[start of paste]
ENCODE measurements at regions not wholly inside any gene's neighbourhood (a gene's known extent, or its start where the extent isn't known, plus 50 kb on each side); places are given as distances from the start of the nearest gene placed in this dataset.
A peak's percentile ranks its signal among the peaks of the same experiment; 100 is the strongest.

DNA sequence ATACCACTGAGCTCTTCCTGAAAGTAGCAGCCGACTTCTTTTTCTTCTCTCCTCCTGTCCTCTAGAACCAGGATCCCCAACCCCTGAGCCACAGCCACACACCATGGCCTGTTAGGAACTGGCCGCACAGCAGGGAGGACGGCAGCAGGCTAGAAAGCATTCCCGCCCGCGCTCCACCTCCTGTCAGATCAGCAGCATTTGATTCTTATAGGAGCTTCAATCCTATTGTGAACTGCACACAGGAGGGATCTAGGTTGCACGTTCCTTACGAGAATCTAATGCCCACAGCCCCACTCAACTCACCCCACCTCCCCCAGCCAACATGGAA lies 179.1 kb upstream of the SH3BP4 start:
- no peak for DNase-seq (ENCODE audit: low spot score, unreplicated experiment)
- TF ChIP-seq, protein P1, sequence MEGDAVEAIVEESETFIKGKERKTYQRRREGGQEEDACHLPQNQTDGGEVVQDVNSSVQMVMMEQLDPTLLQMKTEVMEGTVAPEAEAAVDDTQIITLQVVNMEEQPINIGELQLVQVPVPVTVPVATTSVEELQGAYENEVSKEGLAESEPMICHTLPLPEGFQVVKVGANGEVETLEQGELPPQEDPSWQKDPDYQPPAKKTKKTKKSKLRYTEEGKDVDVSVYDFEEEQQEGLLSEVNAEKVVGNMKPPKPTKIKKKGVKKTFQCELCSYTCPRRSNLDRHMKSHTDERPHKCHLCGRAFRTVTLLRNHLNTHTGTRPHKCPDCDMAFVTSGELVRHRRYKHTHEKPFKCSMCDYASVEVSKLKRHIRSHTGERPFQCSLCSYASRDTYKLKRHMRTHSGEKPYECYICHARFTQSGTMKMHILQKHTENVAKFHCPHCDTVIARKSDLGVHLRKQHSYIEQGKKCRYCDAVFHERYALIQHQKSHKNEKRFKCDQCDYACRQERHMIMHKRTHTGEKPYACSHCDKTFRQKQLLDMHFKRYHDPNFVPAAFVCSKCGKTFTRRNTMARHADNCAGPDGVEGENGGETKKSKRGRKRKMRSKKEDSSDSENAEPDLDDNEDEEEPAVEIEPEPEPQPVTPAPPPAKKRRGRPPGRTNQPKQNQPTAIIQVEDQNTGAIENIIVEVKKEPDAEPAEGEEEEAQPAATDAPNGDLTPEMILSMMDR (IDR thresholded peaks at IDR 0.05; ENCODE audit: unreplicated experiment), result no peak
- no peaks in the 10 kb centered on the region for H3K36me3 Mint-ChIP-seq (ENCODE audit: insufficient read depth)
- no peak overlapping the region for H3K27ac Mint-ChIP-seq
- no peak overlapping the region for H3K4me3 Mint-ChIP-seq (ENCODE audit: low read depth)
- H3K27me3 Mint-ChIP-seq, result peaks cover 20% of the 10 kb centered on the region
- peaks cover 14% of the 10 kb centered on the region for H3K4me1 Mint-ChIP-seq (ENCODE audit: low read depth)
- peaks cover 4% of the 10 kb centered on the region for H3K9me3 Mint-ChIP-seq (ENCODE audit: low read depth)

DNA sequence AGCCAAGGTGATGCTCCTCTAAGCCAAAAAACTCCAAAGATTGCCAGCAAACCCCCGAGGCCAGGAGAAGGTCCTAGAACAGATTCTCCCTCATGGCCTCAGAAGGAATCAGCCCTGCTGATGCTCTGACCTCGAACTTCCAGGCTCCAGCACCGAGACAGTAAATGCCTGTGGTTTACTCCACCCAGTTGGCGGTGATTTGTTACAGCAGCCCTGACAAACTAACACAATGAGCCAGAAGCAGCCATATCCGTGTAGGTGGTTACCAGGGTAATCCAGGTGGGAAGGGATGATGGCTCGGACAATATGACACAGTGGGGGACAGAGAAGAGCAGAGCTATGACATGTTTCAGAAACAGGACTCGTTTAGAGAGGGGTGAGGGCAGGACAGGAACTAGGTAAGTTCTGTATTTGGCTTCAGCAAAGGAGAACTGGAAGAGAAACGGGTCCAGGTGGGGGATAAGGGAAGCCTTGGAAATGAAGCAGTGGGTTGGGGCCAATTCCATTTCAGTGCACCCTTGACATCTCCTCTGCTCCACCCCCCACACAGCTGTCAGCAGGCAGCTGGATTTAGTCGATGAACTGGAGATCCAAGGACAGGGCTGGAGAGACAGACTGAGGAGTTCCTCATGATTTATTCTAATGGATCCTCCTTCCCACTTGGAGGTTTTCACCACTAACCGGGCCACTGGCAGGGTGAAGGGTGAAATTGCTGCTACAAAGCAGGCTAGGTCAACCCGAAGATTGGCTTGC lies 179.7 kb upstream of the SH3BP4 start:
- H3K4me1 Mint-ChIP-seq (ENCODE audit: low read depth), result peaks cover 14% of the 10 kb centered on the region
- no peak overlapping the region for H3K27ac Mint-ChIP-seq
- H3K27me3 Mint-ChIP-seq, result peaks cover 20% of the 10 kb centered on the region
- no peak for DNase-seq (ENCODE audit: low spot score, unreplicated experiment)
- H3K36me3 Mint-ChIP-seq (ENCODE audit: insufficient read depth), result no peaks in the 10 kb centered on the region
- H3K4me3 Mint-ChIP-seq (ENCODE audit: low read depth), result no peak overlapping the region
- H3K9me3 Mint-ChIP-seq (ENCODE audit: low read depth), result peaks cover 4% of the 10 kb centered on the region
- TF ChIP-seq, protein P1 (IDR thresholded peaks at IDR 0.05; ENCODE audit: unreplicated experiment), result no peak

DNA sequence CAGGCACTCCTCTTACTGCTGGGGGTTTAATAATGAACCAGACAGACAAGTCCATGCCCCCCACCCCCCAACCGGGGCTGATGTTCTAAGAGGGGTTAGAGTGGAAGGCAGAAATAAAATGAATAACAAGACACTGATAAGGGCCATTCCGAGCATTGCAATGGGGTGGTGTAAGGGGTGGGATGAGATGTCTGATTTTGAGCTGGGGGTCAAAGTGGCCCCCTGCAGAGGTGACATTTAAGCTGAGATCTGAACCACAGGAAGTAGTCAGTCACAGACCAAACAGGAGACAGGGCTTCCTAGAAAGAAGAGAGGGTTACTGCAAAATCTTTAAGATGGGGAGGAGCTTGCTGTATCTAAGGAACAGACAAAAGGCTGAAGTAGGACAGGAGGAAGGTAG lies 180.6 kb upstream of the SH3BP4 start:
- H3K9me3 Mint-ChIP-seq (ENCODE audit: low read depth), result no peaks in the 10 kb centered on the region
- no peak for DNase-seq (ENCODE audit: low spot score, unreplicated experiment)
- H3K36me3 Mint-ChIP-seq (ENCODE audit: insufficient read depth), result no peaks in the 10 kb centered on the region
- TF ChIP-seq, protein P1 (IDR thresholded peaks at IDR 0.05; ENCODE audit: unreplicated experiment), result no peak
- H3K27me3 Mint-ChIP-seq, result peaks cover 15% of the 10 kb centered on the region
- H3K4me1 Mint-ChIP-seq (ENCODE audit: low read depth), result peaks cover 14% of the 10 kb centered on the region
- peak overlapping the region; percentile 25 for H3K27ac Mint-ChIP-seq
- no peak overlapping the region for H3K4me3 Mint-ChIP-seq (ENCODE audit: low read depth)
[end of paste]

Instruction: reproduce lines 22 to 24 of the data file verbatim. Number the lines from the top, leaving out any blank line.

- H3K9me3 Mint-ChIP-seq (ENCODE audit: low read depth), result no peaks in the 10 kb centered on the region
- no peak for DNase-seq (ENCODE audit: low spot score, unreplicated experiment)
- H3K36me3 Mint-ChIP-seq (ENCODE audit: insufficient read depth), result no peaks in the 10 kb centered on the region